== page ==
The French girl's discretion is often most apparent in what she chooses not to say. Like her culture she's private and nonconfessional ... The French girl does gossip (she's human, after all) but her culture respects privacy in ways that stupefy Americans and she, too, takes on this guard. Her tendency is to mind her own business. To be discreet. To think before she speaks. And because she doesn't need vicarious pleasures or the approval of others to exist, she often appears as if she could not care less what you think of her. And in fact, she doesn't ...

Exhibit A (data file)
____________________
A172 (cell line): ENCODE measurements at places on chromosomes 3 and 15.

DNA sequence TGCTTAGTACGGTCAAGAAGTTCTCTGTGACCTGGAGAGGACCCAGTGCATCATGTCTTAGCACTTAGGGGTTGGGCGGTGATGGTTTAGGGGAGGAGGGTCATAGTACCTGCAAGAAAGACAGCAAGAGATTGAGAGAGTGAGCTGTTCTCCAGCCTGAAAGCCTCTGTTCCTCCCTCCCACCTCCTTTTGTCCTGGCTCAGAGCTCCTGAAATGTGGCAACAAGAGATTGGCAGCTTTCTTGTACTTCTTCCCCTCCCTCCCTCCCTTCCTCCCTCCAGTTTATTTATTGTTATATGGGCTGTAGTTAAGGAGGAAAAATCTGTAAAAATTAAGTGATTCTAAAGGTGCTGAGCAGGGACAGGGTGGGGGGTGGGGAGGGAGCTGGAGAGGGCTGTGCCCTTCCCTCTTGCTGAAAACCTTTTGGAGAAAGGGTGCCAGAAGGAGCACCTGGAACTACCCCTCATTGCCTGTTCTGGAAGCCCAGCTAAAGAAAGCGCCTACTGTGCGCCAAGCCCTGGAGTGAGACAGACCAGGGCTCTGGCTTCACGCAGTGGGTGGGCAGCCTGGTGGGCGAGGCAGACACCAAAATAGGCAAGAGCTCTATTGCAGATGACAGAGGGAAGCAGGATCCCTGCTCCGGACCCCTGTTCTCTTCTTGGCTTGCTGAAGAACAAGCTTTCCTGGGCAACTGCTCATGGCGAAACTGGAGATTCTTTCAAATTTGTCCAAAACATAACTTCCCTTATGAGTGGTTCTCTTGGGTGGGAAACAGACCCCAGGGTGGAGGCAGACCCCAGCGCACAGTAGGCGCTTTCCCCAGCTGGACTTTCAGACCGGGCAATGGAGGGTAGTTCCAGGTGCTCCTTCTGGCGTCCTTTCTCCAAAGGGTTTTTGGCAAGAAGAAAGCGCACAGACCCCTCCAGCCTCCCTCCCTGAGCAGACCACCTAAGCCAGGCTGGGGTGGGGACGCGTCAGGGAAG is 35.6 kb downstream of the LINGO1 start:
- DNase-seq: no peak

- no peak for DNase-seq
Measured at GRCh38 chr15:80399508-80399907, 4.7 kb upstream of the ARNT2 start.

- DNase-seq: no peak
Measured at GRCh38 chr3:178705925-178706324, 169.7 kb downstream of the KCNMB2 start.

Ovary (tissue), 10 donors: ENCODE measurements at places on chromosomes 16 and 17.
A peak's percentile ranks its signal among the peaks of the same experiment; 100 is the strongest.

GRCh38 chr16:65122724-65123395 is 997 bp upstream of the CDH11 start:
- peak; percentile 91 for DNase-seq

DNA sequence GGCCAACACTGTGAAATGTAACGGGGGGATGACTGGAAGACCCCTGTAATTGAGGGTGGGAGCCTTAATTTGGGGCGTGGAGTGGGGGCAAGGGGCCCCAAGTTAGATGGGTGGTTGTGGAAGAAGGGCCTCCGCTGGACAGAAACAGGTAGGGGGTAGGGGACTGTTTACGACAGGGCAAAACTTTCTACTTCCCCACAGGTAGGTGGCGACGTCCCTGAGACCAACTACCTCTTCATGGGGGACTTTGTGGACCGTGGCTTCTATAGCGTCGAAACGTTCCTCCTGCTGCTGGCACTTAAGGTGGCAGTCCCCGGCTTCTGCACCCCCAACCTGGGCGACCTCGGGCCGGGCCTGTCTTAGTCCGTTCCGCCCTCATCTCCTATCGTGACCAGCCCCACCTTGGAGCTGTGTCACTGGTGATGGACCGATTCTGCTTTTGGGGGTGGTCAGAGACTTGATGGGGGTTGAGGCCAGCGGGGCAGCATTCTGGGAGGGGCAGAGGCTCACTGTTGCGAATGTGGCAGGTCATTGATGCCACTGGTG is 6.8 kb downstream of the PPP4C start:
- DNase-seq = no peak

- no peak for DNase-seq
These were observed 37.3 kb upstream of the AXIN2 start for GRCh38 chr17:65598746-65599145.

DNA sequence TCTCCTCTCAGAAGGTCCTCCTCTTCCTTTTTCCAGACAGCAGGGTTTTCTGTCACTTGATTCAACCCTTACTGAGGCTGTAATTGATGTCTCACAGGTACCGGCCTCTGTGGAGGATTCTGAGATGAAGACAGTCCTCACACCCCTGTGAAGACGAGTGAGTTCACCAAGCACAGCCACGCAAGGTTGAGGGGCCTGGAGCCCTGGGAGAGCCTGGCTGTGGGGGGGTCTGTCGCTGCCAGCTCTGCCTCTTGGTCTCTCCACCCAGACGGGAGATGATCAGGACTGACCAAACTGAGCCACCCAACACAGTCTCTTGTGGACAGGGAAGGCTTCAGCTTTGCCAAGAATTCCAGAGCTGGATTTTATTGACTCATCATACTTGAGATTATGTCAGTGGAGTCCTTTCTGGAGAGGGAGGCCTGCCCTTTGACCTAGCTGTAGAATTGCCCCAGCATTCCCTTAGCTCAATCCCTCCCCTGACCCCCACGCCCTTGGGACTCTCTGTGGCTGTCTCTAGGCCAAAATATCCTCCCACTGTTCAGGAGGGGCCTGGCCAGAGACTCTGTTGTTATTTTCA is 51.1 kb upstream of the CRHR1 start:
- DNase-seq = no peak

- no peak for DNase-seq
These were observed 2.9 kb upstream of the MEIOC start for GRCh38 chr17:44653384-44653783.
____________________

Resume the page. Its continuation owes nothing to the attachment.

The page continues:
The French girl's notion of time is that of a flaneur -- a stroller, one who does not go places with a particular objective or precise schedule but allows the ambling course of general intentions to guide her into unplanned encounters and special unexpected pleasures. In her world, time is not money. Time is life ...

The French girl understands that sexy is a state of mind. Her relationship to food and her body is sensual, not tyrannical, and she takes pleasure in both. (This may explain why the French are often preoccupied with food and sex, and Anglo-Saxons with work and money.) ...

Attention: this a pop, even a self-helpy book. It's anything but serious lit; it's full of sidebars, movie recommendations, peppy language, and even girly line-drawings of poodles. It looks like something an editor or agent dreamed up.